Racial/ethnic differences in housing outcomes for first‐time, low‐income home buyers: Findings from a National homeownership education program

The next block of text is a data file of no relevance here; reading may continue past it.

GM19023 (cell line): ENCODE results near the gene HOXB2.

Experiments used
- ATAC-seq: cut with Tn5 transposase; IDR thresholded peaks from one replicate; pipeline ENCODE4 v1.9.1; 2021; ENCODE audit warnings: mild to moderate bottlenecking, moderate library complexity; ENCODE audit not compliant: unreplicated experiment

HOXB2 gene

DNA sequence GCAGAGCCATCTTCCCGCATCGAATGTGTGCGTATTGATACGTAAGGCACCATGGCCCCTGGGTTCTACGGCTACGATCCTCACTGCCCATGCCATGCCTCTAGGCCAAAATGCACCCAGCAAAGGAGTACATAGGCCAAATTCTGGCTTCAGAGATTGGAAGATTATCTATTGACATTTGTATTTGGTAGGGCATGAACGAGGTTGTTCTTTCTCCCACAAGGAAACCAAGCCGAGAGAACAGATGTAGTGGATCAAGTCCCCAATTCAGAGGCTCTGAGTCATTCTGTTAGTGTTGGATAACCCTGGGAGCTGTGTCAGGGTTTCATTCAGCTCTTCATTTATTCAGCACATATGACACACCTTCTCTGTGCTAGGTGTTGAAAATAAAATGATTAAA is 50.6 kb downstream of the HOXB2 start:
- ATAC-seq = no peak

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Federal housing policies aimed at making homeownership more accessible through education and affordable lending have been successful in raising the homeownership rate among minorities. By marketing homeownership to underserved populations and helping them overcome financial and informational obstacles, such programs might be expected to promote equality in housing outcomes, including housing quality, neighborhood composition, and neighborhood conditions, for minority homeowners. This article examines the experience of participants in a national homeownership education program. While the transition to homeownership has been associated with modest progress, it does not overcome persistent disparities in housing quality. Homeownership appears to lead to poorer neighborhood conditions for all lower-income buyers - not just minorities - and may be exacerbating social and spatial isolation rather than helping to overcome it. Differences in neighborhood outcomes, however, may be due to locational preference rather than discrimination in housing and mortgage markets. © 2007 Metropolitan Institute at Virginia Tech. All Rights Reserved.
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